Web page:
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Cement producers respond to CADE’s decision on anti-competitive behaviour in Brazil

World Cement,

Cement manufactures have responded to CADE’s decision to fine them for alleged price fixing. According to the Brazilian competition authority, six cement and concrete producers have been involved in anti-competitive practices and will face fines totalling R$3.1 billion as well as asset divestments. Holcim Brasil has been fined R$508 million and Cimpor has been asked to pay R$540 million and to sell 20% of its concrete production capacity in the country. Other companies subjected to sanctions under the decision include Votorantim Cimentos, Intercement Brasil, Itabira Agro Industria and Cia de Cimentos Itambé.

A number of the companies, including Holcim Brasil, Votorantim Cimentos and Cimpor, have refuted allegations of anti-competitive behaviour and reaffirimed plans to appeal the ruling. Extracts from these statements have been provided below.


‘Cimpor ethics comprehends the rigorous compliance with market practices and applicable legislation. Cimpor is firmly convinced that no infraction was committed, thus the above mentioned companies will appeal this decision.’


‘In the context of the proceeding, Holcim Brazil has always supplied all information requested. The company reinforces that it acts lawfully and in accordance with fair competition rules and practices. Holcim Brazil will pursue all available legal steps to defend its position. Holcim acts in compliance with laws, including fair competition rules and practices. The company has policies and procedures in place that are designed to ensure compliance with principles and rules of fair competition prohibiting anti-competitive behaviour and the abuse of a dominant market position. There is zero tolerance for violations. Non-compliance is subject to disciplinary sanctions up to termination of employment.’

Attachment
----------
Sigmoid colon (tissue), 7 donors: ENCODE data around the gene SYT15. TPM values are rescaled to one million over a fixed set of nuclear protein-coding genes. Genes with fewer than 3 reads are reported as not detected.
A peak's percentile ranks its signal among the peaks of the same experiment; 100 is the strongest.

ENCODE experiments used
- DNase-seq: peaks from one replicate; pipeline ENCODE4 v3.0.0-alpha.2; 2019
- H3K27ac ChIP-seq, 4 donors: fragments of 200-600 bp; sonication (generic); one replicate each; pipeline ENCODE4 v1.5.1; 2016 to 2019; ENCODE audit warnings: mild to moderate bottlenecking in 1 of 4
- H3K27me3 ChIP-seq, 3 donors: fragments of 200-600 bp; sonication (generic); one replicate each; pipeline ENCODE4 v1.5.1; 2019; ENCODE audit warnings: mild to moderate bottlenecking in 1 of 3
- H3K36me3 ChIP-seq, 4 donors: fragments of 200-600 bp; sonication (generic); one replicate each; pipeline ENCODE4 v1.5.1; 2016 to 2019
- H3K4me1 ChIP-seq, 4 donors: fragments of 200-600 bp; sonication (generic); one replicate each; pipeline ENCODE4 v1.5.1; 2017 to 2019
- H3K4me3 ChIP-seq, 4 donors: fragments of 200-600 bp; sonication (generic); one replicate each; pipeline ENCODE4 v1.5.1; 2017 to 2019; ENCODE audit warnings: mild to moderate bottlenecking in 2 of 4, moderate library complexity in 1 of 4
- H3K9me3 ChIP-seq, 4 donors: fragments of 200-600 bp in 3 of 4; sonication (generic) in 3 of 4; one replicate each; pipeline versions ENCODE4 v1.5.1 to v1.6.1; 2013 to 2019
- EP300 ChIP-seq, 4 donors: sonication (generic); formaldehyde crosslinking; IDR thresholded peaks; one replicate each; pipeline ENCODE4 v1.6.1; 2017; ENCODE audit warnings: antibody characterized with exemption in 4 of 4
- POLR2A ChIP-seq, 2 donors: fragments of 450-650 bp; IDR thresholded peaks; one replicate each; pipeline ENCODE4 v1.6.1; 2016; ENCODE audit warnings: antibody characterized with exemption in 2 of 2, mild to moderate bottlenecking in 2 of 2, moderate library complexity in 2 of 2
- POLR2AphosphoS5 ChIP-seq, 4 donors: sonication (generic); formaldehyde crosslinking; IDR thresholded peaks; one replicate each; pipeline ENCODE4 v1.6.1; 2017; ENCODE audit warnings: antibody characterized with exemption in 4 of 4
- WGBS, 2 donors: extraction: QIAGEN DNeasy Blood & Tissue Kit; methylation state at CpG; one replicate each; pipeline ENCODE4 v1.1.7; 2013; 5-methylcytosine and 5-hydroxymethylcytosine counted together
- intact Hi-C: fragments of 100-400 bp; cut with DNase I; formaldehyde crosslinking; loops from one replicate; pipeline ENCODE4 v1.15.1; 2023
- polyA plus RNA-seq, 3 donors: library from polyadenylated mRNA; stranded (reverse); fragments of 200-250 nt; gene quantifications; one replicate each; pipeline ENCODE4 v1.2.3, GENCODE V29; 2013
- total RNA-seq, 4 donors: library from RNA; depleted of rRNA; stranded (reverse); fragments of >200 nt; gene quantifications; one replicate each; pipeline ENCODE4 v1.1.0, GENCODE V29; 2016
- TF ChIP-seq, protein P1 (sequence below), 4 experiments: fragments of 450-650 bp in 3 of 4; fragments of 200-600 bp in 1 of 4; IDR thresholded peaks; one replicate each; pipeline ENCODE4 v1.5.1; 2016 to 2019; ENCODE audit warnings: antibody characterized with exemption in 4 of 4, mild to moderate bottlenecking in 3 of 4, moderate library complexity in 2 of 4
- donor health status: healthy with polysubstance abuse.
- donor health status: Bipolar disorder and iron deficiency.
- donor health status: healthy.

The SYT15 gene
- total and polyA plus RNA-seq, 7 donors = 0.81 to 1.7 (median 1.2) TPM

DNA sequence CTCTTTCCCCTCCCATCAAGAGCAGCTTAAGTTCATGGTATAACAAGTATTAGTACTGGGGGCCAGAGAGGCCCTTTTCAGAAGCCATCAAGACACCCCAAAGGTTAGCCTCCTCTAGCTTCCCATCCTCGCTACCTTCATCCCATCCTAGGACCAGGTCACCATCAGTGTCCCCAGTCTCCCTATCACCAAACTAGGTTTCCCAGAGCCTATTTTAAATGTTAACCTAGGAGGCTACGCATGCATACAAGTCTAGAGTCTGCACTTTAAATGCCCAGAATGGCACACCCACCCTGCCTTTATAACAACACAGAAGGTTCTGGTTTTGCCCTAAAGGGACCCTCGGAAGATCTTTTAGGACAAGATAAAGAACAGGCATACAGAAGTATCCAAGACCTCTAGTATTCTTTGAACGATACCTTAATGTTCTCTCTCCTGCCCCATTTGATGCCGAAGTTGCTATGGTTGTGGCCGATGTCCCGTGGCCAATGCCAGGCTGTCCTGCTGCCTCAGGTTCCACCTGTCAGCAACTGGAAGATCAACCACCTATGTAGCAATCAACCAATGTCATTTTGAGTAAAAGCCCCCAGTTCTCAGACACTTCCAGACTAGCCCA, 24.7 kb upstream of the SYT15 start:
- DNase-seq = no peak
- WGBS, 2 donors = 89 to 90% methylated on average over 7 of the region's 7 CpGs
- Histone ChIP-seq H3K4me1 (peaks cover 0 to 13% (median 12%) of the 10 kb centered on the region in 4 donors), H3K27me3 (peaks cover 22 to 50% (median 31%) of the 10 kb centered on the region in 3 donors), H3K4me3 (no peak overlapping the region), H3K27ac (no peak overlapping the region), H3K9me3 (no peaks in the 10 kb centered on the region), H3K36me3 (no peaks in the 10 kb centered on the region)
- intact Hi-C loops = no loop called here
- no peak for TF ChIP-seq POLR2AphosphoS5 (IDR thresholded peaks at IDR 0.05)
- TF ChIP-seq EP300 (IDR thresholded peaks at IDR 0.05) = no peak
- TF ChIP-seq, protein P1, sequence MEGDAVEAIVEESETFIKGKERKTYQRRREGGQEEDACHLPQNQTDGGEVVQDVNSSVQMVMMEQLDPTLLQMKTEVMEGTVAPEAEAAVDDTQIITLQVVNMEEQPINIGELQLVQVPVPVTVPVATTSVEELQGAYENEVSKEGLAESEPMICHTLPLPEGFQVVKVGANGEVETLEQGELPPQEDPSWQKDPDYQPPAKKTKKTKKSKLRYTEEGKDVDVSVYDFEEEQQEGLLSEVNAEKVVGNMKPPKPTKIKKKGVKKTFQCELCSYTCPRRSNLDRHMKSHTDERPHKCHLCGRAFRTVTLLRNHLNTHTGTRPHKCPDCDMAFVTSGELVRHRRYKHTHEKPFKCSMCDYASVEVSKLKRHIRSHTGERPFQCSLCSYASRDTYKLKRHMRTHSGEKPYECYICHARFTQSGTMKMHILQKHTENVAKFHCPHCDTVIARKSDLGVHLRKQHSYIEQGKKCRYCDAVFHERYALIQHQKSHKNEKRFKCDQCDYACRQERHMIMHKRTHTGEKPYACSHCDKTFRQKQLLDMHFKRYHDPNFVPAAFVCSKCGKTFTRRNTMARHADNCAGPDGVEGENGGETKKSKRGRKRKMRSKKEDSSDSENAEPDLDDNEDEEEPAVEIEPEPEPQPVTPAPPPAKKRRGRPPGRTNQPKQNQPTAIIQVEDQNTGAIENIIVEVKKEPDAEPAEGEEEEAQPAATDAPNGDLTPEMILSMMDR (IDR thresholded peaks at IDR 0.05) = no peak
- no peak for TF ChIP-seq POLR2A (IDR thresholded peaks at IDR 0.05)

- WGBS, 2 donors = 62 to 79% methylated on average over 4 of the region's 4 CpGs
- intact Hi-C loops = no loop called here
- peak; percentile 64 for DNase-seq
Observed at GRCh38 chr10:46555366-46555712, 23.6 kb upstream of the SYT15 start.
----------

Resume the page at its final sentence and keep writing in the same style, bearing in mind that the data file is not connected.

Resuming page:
Votorantim Cimentos also plans to appeal CADE’s decision, which it says will ‘generate uncertainty for investments in the cement sector and also in the country’s infrastructure and construction industries’. According to Votorantim, ‘the decision is unjustified’, evidence was disregarded by CADE and comprehensive knowledge of the ‘sector’s peculiarities’ was lacking. In addition, it asserts that the average price of cement in the country is lower than that of other regions with large production capacities and that, with over 15 manufacturers operating in Brazil, ‘there are no barriers’ facing new competitors in the market. The Brazilian group has confirmed that it runs rigorous compliance programmes across its operations, and says that it will continue to forge ahead with its current investment plans.

Edited from various sources by

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